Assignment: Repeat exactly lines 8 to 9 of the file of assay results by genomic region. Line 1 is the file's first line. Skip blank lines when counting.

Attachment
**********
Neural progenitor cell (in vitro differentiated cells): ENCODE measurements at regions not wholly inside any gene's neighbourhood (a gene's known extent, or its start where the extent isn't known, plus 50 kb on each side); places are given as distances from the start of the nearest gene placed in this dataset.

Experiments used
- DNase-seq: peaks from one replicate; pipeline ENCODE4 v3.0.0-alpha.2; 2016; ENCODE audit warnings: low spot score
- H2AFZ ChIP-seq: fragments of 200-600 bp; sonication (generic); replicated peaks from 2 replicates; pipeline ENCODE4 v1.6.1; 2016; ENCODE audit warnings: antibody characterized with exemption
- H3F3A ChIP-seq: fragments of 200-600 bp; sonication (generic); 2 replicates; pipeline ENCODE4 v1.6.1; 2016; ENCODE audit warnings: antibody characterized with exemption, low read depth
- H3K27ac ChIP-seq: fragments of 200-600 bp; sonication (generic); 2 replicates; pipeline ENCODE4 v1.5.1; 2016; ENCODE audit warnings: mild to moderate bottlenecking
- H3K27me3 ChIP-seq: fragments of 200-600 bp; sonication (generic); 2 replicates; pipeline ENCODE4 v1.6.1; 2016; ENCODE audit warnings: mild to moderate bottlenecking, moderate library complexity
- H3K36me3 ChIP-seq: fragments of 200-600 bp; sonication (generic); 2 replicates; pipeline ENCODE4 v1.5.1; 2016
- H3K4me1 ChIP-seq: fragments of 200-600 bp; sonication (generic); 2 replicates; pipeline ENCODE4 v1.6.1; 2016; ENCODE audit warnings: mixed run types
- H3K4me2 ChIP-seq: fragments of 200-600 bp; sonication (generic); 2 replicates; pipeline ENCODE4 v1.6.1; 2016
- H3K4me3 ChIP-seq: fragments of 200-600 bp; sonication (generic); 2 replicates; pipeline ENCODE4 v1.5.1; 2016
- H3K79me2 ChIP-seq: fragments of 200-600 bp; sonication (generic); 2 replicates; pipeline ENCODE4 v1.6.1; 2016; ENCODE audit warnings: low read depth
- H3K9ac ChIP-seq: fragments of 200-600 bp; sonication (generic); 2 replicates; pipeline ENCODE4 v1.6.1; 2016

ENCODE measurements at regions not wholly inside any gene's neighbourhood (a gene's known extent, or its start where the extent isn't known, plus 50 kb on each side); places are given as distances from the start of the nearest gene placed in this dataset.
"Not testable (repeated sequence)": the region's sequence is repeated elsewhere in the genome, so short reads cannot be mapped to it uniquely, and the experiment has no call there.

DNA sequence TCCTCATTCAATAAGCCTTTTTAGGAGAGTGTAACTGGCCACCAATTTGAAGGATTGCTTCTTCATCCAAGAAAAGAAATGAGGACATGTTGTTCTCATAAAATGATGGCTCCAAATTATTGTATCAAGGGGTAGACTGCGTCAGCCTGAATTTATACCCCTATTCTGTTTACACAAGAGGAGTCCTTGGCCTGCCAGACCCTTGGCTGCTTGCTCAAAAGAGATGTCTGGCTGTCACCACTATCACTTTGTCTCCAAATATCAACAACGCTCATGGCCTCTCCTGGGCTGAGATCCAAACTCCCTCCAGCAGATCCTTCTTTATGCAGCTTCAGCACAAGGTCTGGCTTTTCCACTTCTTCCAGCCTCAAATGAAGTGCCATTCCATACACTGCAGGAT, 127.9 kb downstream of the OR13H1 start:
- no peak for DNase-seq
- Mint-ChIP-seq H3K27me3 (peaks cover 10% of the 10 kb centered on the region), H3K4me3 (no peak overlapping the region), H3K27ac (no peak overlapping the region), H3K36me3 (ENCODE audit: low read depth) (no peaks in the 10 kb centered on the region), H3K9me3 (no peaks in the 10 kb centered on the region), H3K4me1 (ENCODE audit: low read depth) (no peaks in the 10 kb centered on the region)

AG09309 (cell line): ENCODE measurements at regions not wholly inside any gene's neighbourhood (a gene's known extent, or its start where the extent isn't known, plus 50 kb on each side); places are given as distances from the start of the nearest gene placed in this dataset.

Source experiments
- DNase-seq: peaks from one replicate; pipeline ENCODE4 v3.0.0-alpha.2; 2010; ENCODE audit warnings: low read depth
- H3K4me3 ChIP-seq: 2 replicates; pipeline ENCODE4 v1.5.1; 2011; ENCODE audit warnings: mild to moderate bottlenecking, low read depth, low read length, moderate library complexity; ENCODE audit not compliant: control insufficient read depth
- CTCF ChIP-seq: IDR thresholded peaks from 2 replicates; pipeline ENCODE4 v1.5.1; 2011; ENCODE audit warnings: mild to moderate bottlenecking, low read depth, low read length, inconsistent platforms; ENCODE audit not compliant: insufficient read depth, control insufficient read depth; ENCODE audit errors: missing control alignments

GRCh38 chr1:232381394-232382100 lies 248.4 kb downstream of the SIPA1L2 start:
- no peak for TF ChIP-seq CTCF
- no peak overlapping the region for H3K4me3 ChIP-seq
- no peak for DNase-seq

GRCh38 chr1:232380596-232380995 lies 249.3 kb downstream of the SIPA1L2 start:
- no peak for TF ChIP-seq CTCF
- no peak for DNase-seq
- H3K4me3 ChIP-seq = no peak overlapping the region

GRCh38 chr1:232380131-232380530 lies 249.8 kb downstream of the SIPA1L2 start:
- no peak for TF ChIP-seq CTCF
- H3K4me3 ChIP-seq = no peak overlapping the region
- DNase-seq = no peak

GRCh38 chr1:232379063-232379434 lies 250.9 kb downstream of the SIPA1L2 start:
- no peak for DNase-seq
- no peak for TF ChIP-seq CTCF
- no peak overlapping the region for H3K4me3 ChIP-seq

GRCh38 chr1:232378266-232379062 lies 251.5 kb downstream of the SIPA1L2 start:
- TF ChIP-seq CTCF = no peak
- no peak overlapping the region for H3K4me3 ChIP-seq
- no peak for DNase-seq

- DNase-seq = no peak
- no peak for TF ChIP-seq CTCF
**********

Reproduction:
- H3K36me3 ChIP-seq: fragments of 200-600 bp; sonication (generic); 2 replicates; pipeline ENCODE4 v1.5.1; 2016
- H3K4me1 ChIP-seq: fragments of 200-600 bp; sonication (generic); 2 replicates; pipeline ENCODE4 v1.6.1; 2016; ENCODE audit warnings: mixed run types